So, you build your 3d printer and want to get it going? Then you came to the right place. With Repetier-Firmware you have chosen a high end firmware that works with nearly all Arduino powered printer boards. In this manual you‘ll learn how to configure, compile and upload the firmware to your printer board. Then I show you how to connect your printer and how to use it correctly. A special chapter handles common problems and how to solve them.
The firmware works with all Arduino based RepRap boards with at least 64kB RAM. If you plan to use all possible features you need a board with at least 128kB RAM like the Arduino Mega 2560. If you have no board yet, get an Arduino Mega 2560 with RAMPS 1.4 shield. It is very flexible and has enough free pins for later extensions.
When I said it works with all boards with at least 64kB, I meant you can get it running. The only real difference between the several boards is the pin to function assignment. When you set the correct values, it works. For easy configuration the most common boards are already included with their correct pin assignments. The currently supported boards are:
- Arduino Mega/RAMPS combination
- Gen 6
- /Gen7 1.1 and above with 16 or 20MHz
- Foltyn 3D Master
- RADDS Shield for Arduino Due
- And many more…
Fast and reliable communication
The best printer and firmware does not help, if the communication breaks or commands are misinterpreted, because a character was lost or changed during transmission. For that reason, the firmware uses checksums to verify the data integrity. This requires a host software that sends the commands including a checksum and line number. This is true for all RepRap compatible host software I have seen. The checksum is build as simple 8-bit xor value over the command. This offers some room for errors, which can not be detected by the firmware, like adding an additional char twice, which has no influence on the checksum.
To overcome this disadvantage a new binary data protocol was added into the firmware. This new Repetier-Protocol uses binary data transmission and a 16 bit checksum. The binary data speeds up the analysis of commands and reduces the needed data to rawly 50% of the standard ascii transfer. The 16 bit Fletcher checksum makes the communication very reliable. Currently only Repetier-Host supports sending data in this format. You can still use other host software, like Pronterface. The firmware automatically detects, if a command is in ascii or binary format.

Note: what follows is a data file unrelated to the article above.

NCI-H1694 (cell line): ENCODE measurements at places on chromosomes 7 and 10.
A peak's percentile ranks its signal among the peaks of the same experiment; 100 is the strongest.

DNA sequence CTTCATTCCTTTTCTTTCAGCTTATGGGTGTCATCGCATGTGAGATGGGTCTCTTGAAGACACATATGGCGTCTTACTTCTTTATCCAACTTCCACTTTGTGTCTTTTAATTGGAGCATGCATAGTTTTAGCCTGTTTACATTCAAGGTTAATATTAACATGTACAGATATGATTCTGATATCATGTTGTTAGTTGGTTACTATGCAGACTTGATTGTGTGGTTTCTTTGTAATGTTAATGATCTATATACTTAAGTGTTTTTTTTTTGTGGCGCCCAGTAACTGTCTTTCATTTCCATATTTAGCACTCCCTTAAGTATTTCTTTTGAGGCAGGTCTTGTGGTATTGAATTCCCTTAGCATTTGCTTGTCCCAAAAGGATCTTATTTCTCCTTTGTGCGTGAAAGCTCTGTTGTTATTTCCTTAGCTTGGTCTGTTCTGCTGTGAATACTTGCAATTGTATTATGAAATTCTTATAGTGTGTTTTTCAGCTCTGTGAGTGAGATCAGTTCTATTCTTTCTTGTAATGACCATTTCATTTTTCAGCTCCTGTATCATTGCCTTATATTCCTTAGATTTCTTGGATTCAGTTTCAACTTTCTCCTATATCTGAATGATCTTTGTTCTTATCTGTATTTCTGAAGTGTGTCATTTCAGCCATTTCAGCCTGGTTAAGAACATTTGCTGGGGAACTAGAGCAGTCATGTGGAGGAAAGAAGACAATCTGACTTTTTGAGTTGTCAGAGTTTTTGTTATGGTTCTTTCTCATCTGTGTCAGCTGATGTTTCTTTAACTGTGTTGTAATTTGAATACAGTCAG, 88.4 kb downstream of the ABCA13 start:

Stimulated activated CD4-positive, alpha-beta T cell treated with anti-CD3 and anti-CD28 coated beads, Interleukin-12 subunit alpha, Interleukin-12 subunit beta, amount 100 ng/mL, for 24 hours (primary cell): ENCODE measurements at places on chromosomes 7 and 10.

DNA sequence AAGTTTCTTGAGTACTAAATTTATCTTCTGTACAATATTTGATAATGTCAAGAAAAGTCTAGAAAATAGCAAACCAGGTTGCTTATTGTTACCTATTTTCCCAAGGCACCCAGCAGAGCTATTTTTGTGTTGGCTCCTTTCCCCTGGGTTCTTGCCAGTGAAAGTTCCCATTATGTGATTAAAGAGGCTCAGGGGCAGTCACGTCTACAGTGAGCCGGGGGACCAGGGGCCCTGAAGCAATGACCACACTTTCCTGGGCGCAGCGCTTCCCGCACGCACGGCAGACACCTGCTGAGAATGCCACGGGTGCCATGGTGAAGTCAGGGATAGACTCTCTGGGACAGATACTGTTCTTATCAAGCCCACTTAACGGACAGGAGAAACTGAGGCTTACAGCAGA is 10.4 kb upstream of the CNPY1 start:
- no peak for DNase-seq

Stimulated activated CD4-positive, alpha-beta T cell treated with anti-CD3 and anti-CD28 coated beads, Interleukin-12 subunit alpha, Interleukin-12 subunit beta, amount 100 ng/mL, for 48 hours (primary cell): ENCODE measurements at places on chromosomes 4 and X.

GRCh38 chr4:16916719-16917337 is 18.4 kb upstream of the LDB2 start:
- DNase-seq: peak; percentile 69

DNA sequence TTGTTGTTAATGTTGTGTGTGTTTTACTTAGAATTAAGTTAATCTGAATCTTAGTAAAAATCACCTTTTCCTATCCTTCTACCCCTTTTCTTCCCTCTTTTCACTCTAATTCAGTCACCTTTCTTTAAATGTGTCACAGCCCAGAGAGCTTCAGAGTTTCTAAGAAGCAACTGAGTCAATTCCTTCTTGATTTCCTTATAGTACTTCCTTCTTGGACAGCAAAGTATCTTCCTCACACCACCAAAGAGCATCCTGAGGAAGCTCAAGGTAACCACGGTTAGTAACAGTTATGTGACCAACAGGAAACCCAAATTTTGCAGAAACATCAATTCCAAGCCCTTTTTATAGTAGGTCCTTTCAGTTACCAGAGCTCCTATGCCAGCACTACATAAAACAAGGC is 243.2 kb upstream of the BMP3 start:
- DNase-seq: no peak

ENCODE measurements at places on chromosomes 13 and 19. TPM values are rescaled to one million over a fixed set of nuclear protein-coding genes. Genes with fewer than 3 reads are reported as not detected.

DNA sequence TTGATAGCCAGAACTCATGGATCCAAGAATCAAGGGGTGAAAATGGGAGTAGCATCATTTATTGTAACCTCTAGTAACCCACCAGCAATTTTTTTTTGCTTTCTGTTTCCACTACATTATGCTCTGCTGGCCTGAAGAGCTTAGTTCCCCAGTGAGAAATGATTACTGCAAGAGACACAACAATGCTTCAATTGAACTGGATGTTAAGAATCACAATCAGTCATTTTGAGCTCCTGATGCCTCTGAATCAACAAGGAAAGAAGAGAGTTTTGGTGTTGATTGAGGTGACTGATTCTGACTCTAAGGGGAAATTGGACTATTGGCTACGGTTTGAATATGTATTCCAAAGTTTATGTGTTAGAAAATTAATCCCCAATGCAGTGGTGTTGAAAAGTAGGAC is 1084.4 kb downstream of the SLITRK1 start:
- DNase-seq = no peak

For a fast communication a wide range of baud rates can be used. For the most common 16MHz boards a speed of 250000 baud is recommended, if the used os/host software supports this setting.
Fast and smooth print
Depending on your hardware, the firmware gets your printer moving fast. Normally it can move the printer faster then the extruder is able to print cleanly. It uses linear ramps to accelerate and decelerate your extruder. The firmware stores several moves in a buffer, so it doesn‘t need to stop on short communication pauses. The buffer is also used to optimize the movement path. That way less acceleration/deceleration is needed and your print gets smoother and printing time is reduced.
Storage of configuration parameter in EEPROM
The AVR microcontroller used on the board have a small EEPROM which can store data permanently. This data is not lost after a restart or after uploading a new firmware version. If you want, the most important parameter are stored in this memory area. That way, you can change these parameter while the printer is running. The alternative would be to change the configuration file and upload a new version of the firmware.
Graphical user interface
You can add a LCD display or optionally some keys or a rotary click encoder to control printer functions independent of any host. With a connected sd card reader you can even print completely without a host. The LCD will show the most important parameter (which you can configure) in one or more info screens.
Some boards like Gen 6/Sanguino have not enough free pins for a direct connection of the interface hardware. For this reason the interface also supports hardware connected via I2C bus. More on this in the user interface chapter.
SD card reader support
You don‘t want your computer running all the time you print? Your computer adds pauses when you do some fancy things while printing? Add a sd card reader to your board and copy the file to your card. Then print from card and your printer will continue, even if you computer crashes or is turned off.